Volume 114, Issue 2
April 2005, pages 111-190
pp 111-124 April 2005
We report the presence of a 3–5 cm thick loose fragmental layer in the Siliceous Earth at Matti ka Gol in the Barmer basin of Rajasthan. Petrographic, chemical and mineralogical study reveals the presence of abundant volcanic debris such as glass shards, agglutinates, hollow spheroids, kinked biotites, feldspars showing oscillatory zoning, olivines, ilmenite and native iron. The presence of similar particles in the whole section suggests that the Siliceous Earth is a volcanic ash. Stratigraphic correlation, palynological and microvertebrate data suggest that the Siliceous Earth may have deposited over a short span of time during the Upper Cretaceous to Lower Palaeocene. In view of the possibility that this section may contain K/T impact debris, we looked for grains having impact signatures. Some patches of the Siliceous Earth of Bariyara show the presence of Ni-rich (> 0.5%) vesicular glasses, sanidine spherules, magnesioferrite crystals, soot, etc., but because of their low abundance, it is not possible to establish if they are volcanic, micrometeorite ablation products or a part of the K/T impact ejecta.
pp 125-142 April 2005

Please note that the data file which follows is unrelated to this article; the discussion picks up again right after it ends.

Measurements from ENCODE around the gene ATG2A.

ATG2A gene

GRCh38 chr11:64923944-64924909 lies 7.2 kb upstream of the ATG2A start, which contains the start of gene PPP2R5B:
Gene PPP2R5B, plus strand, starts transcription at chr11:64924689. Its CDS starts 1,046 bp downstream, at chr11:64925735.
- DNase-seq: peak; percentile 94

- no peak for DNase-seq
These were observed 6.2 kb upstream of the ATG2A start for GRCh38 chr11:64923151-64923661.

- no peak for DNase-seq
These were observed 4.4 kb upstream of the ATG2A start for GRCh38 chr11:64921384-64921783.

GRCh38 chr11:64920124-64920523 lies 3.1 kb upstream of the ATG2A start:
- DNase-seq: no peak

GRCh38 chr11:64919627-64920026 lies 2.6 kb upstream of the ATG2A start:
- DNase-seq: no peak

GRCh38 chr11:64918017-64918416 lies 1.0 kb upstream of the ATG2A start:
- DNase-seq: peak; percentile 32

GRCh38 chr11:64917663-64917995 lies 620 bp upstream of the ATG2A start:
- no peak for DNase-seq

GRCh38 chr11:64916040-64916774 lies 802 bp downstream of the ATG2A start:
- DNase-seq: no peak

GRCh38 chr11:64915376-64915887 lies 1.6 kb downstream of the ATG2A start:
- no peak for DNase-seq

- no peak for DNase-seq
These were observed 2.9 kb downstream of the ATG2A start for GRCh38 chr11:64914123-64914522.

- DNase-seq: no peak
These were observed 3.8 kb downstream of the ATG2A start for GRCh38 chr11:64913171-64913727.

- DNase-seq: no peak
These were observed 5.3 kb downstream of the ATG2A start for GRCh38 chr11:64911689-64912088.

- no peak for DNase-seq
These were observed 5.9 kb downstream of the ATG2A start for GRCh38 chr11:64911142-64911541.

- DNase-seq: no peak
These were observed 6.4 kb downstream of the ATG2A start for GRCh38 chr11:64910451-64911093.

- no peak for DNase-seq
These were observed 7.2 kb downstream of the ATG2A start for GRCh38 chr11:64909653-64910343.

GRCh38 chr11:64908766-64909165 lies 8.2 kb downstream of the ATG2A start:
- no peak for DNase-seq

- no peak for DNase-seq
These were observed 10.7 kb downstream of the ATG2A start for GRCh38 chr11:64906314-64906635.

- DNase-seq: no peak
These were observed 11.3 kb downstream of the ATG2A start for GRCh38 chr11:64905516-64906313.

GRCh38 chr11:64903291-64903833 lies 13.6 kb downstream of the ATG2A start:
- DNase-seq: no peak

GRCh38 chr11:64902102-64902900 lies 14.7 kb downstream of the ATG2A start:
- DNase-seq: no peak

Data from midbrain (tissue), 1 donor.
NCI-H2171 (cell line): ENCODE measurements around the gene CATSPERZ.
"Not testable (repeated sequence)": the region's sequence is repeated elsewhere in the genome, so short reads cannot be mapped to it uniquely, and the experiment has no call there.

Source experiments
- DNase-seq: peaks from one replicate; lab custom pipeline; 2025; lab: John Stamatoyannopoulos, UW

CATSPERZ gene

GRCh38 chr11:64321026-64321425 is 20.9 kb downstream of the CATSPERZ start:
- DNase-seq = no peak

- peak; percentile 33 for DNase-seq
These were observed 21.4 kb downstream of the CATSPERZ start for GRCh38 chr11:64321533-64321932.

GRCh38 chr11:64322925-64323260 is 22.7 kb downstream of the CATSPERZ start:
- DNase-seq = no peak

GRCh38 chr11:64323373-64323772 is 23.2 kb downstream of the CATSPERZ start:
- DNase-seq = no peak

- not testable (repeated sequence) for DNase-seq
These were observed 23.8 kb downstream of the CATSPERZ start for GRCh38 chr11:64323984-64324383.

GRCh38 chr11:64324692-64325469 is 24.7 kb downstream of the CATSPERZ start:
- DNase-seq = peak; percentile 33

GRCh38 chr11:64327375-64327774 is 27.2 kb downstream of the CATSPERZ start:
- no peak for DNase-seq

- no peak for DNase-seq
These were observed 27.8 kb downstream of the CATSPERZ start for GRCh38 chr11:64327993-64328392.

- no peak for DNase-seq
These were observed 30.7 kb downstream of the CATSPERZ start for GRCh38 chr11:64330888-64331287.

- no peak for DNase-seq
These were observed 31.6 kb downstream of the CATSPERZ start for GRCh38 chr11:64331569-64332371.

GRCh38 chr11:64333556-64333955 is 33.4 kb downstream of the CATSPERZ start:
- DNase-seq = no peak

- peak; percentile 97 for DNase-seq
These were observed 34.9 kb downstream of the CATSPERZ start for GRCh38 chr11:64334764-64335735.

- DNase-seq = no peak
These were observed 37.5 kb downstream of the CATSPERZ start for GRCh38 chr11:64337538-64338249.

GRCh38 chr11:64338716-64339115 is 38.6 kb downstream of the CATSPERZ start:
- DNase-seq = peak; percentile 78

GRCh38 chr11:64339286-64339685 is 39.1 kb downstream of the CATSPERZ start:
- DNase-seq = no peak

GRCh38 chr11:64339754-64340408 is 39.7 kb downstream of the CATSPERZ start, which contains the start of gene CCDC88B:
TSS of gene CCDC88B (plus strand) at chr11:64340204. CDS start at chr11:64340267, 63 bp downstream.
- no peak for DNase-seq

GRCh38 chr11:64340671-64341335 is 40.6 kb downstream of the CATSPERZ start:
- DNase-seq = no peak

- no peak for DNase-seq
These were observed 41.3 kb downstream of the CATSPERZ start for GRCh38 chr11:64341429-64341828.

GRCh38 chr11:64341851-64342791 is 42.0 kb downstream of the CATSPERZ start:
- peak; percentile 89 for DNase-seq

The development of structural elements and finite strain data are analysed to constrain kinematics of folds and faults at various scales within a Proterozoic fold-and-thrust belt in Pranhita-Godavari basin, south India. The first order structures in this belt are interpreted as large scale buckle folds above a subsurface decollement emphasizing the importance of detachment folding in thin skinned deformation of a sedimentary prism lying above a gneissic basement. That the folds have developed through fixed-hinge buckling is constrained by the nature of variation of mesoscopic fabric over large folds and finite strain data. Relatively low, irrotational flattening strain (X:Z-3.1-4.8, k<1) are associated with zones of near upright early mesoscopic folds and cleavage, whereas large flattening strain (X:Z-3.9-7.3, k<1) involving noncoaxiality are linked to domains of asymmetric, later inclined folds, faults and intense cleavage on the hanging wall of thrusts on the flanks of large folds. In the latter case, the bulk strain can be factorized to components of pure shear and simple shear with a maximum shearing strain of 3. The present work reiterates the importance of analysis of minor structures in conjunction with strain data to unravel the kinematic history of fold-and-thrust belts developed at shallow crustal level.